Instagram | @therock

People Tend To Take After Their Dads More Than Their Moms, Study Finds

If you've ever looked over at your siblings and wondered how the heck you're even related to them, you're not alone. Genetics is weird like that. Even when only born a couple of years apart, full on brothers and sisters sometimes seem like they were born on different planets. It happens.

One of the stranger aspects of genetics, according to a study out of the University of North Carolina Health Care, is that even though moms and dads contribute the exact same number of genes, most of us end up more like our dads than our moms.

Even those of us who look more like our moms than our dads actually resemble our dads more at a genetic level, according to the study's authors.

Yes, each parent contributes the same amount of genetic material to a child. However, it appears that the father's contribution tends to play a more dominant role when it comes to genes expressing themselves.

"So imagine that a certain kind of mutation is bad. If inherited from the mother, the gene wouldn't be expressed as much as it would be if it were inherited from the father," researcher Pardo-Manuel de Villena explained to Science Daily. "So, the same bad mutation would have different consequences in disease if it were inherited from the mother or from the father."

There are many examples of how a father's genes can dominate.

One big one is whether a child is born male or female. The determining factor is whether a father's contribution carries an X chromosome, which would make the child female, or a Y chromosome, making the child a male. But according to a Newcastle University study, checking out a dad's family tree can provide some hints.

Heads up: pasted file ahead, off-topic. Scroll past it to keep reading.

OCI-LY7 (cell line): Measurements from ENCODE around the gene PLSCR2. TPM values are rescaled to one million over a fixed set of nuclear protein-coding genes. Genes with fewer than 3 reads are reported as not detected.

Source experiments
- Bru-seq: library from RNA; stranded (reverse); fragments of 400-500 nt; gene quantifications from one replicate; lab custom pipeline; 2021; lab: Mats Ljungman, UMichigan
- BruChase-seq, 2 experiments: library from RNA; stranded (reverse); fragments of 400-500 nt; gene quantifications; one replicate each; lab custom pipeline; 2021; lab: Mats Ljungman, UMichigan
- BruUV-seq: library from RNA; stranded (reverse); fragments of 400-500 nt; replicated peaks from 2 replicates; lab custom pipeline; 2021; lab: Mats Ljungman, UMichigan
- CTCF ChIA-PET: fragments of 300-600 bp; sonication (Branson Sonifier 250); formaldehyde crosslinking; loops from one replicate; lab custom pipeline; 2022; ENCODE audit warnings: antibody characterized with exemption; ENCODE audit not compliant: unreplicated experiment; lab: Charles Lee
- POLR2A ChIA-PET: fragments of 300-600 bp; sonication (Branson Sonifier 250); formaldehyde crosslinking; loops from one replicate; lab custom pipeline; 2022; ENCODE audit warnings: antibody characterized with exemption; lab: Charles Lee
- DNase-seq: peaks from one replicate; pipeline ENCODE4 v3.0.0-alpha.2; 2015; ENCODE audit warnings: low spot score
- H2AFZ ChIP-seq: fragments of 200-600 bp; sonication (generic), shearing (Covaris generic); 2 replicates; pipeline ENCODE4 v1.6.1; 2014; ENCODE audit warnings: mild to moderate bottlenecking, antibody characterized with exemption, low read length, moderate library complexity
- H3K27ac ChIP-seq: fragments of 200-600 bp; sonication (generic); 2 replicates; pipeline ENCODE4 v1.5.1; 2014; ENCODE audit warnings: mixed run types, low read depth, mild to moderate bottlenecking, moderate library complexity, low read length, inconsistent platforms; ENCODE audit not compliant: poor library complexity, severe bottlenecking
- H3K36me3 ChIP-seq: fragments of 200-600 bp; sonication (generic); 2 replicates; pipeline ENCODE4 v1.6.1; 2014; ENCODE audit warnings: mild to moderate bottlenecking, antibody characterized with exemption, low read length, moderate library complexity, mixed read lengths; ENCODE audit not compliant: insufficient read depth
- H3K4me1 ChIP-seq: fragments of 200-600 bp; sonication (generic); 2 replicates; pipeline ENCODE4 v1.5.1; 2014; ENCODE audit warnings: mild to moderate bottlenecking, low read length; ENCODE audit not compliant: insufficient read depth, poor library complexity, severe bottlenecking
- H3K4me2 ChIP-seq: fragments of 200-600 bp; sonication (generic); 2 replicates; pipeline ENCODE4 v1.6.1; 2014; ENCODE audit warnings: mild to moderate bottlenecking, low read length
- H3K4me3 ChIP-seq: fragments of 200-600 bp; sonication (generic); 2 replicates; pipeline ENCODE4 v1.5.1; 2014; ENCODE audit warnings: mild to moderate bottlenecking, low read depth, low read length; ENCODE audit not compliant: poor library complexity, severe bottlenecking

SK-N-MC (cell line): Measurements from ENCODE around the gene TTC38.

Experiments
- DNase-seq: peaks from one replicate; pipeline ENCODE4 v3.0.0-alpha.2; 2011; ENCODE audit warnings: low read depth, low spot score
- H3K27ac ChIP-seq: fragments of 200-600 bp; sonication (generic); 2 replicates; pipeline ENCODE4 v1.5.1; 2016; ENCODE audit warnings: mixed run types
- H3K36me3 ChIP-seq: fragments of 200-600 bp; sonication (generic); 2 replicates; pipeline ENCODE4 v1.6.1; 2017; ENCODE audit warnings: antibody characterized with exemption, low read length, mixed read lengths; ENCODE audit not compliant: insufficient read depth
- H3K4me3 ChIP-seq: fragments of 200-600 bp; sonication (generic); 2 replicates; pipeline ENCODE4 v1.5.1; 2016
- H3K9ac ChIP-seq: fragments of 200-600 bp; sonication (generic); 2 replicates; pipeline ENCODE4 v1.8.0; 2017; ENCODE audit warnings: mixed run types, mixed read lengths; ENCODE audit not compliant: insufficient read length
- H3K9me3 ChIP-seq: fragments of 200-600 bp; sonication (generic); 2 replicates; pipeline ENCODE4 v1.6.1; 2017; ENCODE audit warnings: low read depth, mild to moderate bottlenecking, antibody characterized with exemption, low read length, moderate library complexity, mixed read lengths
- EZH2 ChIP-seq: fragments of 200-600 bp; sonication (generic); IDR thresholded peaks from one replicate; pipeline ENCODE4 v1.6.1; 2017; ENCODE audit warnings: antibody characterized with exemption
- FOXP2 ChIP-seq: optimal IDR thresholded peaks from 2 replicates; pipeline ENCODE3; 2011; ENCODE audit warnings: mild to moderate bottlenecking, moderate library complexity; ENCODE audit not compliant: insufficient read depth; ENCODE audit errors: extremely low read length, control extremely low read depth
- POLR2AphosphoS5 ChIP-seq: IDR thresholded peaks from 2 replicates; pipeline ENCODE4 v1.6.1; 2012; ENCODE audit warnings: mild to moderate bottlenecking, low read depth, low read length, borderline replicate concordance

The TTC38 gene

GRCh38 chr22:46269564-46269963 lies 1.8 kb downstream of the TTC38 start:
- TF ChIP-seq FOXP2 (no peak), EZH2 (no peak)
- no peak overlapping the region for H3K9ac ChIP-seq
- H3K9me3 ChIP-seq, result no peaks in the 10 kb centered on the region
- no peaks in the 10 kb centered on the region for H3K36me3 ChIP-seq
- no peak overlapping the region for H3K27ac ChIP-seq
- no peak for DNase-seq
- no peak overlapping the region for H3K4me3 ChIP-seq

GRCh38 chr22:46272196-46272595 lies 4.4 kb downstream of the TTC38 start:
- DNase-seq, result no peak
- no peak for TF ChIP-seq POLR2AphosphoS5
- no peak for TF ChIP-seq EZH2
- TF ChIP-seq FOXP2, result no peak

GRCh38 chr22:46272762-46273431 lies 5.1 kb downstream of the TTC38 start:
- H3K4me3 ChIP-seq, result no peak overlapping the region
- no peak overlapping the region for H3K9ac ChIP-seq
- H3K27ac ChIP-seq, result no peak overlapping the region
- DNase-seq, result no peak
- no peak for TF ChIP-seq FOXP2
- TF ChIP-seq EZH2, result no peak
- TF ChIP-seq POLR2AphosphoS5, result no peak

So, prospective dads out there, if you have many brothers, you're more likely to have sons. If you have sisters, you're more likely to have daughters, too.

Another thing dads pass along is, well, the likelihood of being able to conceive at all.

As a study published in the European Society of Human Reproduction and Embryology found, fertility issues may pass from father to son. It's not 100% confirmed that that's the case, but boys conceived via IVF are more likely to have low-quality swimmers compared to those conceived in families without sperm quality issues.

Kids tend to get their mental health from their fathers as well.

Specifically, fathers with schizophrenia, hyperactivity disorder, or attention deficit disorder are more likely to pass those along to their kids, according to a study published in JAMA Psychology.

What's more, as men age, their sperm can gain more mutations, which can increase the risk of their children developing adverse mental health issues.

You probably have your dad's smile, too.

Or at least similar dental bills. Things like tooth size and position, as well as jaw shape, tend to come from both parents, but as with so many other traits, the father's genes can be expressed more dominantly.

Your height tends to come from your dad as well.

Research at Britain's Royal Devon and Exeter Hospital showed that tall dads tended to have longer babies.

While ultimately how tall a child will grow to be will be determined by environmental factors as well, at least initially, height comes from the father, and those tall dads give their kids a leg up.

Filed Under: